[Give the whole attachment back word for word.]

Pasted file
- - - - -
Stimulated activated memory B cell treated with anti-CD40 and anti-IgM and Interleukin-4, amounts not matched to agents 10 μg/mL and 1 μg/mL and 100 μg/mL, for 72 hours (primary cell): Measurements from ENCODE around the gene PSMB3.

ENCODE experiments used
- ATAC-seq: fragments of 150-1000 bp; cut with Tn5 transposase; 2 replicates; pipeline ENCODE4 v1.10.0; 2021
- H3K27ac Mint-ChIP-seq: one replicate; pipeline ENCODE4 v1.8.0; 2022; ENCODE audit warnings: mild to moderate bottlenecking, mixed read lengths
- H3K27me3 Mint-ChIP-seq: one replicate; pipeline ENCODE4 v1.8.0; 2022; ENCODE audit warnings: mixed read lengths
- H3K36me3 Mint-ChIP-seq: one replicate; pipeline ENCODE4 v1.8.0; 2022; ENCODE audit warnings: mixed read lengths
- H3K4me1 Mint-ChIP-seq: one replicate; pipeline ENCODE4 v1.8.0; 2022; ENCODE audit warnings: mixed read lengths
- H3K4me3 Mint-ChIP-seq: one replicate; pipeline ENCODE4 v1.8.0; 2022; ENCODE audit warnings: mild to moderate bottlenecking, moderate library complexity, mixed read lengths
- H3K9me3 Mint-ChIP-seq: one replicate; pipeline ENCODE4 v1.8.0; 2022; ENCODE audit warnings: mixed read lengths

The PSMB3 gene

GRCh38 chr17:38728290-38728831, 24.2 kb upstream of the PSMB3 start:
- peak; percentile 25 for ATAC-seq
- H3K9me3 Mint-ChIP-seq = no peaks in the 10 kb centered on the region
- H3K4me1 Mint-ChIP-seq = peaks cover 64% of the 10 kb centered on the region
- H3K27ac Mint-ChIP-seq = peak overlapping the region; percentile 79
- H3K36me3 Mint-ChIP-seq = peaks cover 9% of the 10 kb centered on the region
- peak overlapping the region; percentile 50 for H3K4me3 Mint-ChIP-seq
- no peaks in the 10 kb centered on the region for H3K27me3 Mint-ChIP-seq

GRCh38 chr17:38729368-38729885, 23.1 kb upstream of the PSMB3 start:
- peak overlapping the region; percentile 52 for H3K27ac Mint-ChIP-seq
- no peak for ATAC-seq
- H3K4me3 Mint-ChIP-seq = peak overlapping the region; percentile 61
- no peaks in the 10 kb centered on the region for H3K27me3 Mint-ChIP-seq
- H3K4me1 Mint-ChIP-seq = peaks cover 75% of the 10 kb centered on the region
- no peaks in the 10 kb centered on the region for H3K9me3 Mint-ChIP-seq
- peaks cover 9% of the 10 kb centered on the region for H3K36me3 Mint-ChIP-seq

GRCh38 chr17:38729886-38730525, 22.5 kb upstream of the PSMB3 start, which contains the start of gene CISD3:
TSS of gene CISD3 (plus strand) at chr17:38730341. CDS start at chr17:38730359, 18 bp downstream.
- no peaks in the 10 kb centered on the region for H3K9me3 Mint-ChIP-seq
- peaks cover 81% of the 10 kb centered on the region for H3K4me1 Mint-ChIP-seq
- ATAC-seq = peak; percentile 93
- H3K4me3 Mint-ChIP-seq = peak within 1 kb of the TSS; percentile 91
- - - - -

Stimulated activated memory B cell treated with anti-CD40 and anti-IgM and Interleukin-4, amounts not matched to agents 10 μg/mL and 1 μg/mL and 100 μg/mL, for 72 hours (primary cell): Measurements from ENCODE around the gene PSMB3.

ENCODE experiments used
- ATAC-seq: fragments of 150-1000 bp; cut with Tn5 transposase; 2 replicates; pipeline ENCODE4 v1.10.0; 2021
- H3K27ac Mint-ChIP-seq: one replicate; pipeline ENCODE4 v1.8.0; 2022; ENCODE audit warnings: mild to moderate bottlenecking, mixed read lengths
- H3K27me3 Mint-ChIP-seq: one replicate; pipeline ENCODE4 v1.8.0; 2022; ENCODE audit warnings: mixed read lengths
- H3K36me3 Mint-ChIP-seq: one replicate; pipeline ENCODE4 v1.8.0; 2022; ENCODE audit warnings: mixed read lengths
- H3K4me1 Mint-ChIP-seq: one replicate; pipeline ENCODE4 v1.8.0; 2022; ENCODE audit warnings: mixed read lengths
- H3K4me3 Mint-ChIP-seq: one replicate; pipeline ENCODE4 v1.8.0; 2022; ENCODE audit warnings: mild to moderate bottlenecking, moderate library complexity, mixed read lengths
- H3K9me3 Mint-ChIP-seq: one replicate; pipeline ENCODE4 v1.8.0; 2022; ENCODE audit warnings: mixed read lengths

The PSMB3 gene

GRCh38 chr17:38728290-38728831, 24.2 kb upstream of the PSMB3 start:
- peak; percentile 25 for ATAC-seq
- H3K9me3 Mint-ChIP-seq = no peaks in the 10 kb centered on the region
- H3K4me1 Mint-ChIP-seq = peaks cover 64% of the 10 kb centered on the region
- H3K27ac Mint-ChIP-seq = peak overlapping the region; percentile 79
- H3K36me3 Mint-ChIP-seq = peaks cover 9% of the 10 kb centered on the region
- peak overlapping the region; percentile 50 for H3K4me3 Mint-ChIP-seq
- no peaks in the 10 kb centered on the region for H3K27me3 Mint-ChIP-seq

GRCh38 chr17:38729368-38729885, 23.1 kb upstream of the PSMB3 start:
- peak overlapping the region; percentile 52 for H3K27ac Mint-ChIP-seq
- no peak for ATAC-seq
- H3K4me3 Mint-ChIP-seq = peak overlapping the region; percentile 61
- no peaks in the 10 kb centered on the region for H3K27me3 Mint-ChIP-seq
- H3K4me1 Mint-ChIP-seq = peaks cover 75% of the 10 kb centered on the region
- no peaks in the 10 kb centered on the region for H3K9me3 Mint-ChIP-seq
- peaks cover 9% of the 10 kb centered on the region for H3K36me3 Mint-ChIP-seq

GRCh38 chr17:38729886-38730525, 22.5 kb upstream of the PSMB3 start, which contains the start of gene CISD3:
TSS of gene CISD3 (plus strand) at chr17:38730341. CDS start at chr17:38730359, 18 bp downstream.
- no peaks in the 10 kb centered on the region for H3K9me3 Mint-ChIP-seq
- peaks cover 81% of the 10 kb centered on the region for H3K4me1 Mint-ChIP-seq
- ATAC-seq = peak; percentile 93
- H3K4me3 Mint-ChIP-seq = peak within 1 kb of the TSS; percentile 91